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Listen the podcast**Logistic regression** is a Machine Learning technique used to find the relationships between two variables and predict the value of one of them as a function of the other. Normally, this prediction has only two possible outcomes, such as predicting the sex of a person (female or male), the outcome of an experiment (success or failure), and so on.

Moreover, this prediction is obtained in terms of probability, that is, the probability that a given outcome will occur in a dichotomous event. This probability can then be modified to generate the prediction of a class.

This Machine Learning algorithm is usually the first to be studied for simplicity and fundamentalism. It is also very easy to implement.

All Machine Learning models have a large number of parameters, vital for their application to different use cases and data sets. The choice of these parameters will depend on the data set and the specific problem we are trying to solve. It is advisable to try different values and validations in order to always obtain the best possible model.

We can easily build a logistic regression model in Python using the `scikit-learn`

library and the `LogisticRegression`

function. Some of its most important parameters and the first ones we should focus on are:

`penalty`

: This parameter is used to prevent model overfitting, which is when the model learns so much from the training data that it is not able to generalize and only predicts those data well and not new ones. This parameter can be configured so that there is no penalty and to graduate it from very slight to very high levels.`C`

: This parameter determines the complexity of the model. It is the inverse of the previous parameter. It is a decimal number that determines how simple we want the model to be. The higher the number, the more complex the model will be and the more it will fit the training sample (increasing the probability of overfitting).`solver`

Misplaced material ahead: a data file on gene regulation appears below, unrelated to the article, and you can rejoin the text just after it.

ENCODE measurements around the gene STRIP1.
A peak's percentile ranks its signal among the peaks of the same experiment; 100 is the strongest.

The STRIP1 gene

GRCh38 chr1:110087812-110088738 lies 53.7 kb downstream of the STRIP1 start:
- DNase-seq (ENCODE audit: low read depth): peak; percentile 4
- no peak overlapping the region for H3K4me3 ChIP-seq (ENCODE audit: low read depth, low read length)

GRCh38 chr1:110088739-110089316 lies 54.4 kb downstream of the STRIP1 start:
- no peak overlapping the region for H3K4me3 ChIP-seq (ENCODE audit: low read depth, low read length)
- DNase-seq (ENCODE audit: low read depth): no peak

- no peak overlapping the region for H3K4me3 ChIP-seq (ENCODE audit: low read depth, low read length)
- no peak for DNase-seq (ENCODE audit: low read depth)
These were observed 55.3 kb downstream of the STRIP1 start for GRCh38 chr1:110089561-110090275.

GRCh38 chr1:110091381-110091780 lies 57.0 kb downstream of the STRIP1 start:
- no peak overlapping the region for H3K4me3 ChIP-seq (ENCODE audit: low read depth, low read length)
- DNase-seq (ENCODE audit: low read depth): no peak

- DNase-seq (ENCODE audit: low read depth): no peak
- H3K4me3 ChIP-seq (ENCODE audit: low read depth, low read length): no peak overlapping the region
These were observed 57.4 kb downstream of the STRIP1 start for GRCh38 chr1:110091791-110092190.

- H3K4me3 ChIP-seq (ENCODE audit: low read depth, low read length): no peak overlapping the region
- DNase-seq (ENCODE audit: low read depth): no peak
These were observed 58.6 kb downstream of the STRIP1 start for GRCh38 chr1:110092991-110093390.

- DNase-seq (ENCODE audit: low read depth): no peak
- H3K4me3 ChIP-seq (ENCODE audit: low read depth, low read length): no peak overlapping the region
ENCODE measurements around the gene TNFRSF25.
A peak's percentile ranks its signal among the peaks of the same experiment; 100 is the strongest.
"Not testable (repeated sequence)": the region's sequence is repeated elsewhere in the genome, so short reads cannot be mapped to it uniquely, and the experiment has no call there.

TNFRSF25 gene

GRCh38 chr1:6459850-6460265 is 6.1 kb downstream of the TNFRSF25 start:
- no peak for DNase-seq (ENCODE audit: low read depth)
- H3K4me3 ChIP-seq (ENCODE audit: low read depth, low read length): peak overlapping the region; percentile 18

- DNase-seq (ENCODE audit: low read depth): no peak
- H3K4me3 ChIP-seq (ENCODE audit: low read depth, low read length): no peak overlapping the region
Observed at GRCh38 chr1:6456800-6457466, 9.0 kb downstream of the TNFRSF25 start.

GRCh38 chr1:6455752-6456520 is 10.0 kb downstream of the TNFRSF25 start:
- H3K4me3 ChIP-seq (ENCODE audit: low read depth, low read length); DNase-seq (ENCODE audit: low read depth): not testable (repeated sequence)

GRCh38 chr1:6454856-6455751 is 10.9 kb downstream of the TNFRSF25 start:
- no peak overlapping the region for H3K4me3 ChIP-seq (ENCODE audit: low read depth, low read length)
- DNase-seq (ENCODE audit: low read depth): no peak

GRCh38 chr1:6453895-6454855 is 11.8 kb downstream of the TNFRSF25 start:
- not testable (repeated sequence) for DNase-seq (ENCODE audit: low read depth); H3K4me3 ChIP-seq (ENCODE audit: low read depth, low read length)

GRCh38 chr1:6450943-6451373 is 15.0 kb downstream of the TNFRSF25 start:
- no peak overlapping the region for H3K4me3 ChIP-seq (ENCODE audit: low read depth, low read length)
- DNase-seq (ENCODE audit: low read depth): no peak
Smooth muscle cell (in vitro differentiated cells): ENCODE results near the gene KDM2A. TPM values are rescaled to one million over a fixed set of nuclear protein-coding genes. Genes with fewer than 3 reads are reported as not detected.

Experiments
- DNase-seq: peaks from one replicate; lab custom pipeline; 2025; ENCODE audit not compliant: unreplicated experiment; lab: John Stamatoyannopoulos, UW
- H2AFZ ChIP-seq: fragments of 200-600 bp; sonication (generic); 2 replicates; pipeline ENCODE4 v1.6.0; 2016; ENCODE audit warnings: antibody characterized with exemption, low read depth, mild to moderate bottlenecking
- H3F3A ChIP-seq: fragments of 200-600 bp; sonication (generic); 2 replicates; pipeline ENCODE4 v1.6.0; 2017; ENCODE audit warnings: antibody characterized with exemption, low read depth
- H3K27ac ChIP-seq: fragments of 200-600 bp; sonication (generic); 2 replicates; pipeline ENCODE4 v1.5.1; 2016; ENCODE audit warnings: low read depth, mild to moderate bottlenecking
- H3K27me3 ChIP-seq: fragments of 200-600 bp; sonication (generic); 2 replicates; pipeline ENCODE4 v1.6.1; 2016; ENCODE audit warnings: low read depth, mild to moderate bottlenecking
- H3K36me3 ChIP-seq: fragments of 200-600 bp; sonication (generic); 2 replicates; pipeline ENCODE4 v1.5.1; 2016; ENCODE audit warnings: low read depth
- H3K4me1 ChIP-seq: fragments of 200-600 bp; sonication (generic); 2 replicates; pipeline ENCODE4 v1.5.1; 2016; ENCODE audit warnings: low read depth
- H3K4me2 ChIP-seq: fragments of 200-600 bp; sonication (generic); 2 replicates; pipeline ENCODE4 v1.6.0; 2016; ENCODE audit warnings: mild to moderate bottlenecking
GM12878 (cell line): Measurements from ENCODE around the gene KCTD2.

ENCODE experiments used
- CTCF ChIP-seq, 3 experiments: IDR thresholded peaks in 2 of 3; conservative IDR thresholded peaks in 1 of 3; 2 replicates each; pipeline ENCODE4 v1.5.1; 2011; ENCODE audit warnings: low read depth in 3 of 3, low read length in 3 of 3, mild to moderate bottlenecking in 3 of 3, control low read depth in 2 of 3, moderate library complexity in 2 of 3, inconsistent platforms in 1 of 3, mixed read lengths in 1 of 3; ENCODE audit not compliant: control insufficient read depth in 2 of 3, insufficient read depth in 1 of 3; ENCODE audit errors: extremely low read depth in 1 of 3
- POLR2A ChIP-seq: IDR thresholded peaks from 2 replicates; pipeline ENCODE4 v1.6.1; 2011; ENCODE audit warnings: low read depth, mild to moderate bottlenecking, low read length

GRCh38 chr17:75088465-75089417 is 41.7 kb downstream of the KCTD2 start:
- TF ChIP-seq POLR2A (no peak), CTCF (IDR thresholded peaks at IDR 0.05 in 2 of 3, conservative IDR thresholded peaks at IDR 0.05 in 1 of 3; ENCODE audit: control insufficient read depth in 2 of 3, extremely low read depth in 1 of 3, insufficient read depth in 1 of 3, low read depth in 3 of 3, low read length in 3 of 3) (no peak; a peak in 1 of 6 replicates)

: Regression algorithm that will be used to train the model. Depending on the size of the data set, the classes to predict, the level of overfitting, or the level of accuracy we are willing to assume, we will choose one implementation or another.`max_iter`

: Maximum number of iterations.

Another very important parameter is the `random_state`

, which controls the random generation seed required by some of the model solvers. This parameter is crucial to ensuring replicability.

Each model has certain requirements regarding the content and form of the input to ensure that the results of the model are the best possible. In the case of logistic regression, they are as follows:

- Identify and maintain the dependent variables. Logistic regression works well when a direct relationship between the value of a variable and the value of the class is identified. That is, if we want to classify a patient as healthy/unhealthy, a variable that would indicate his status would be sick/not sick, for example. These types of variables should be maintained.
- Perform a correct EDA. It is vital to apply this process to eliminate noise, duplicates, and normalize the characteristics. This model only works with numerical variables.
- Stratified sample size. This model performs best when it has (approximately) the same number of records from one class and another. In addition, it must have a sufficient sample to train, with as many different casuistries as possible in order to generalize and maximize its learning.

In the Titanic data set, we have more than one characteristic, and with logistic regression we predict whether they will survive or not. If the value predicted by the model were 0.85, that would mean that the person has an 85% chance of surviving and a 15% chance of not surviving. Thus, we must establish a limit (*threshold*) to be able to perform the classification (we answer the following question: from what probability value can we assume that the person survives or not?). Let us assume that this value is 50%, i.e. when the probability is greater than or equal to 0.5, the value is 1 (he/she survives), and when the probability is less than 0.5, the value is 0 (he/she does not survive).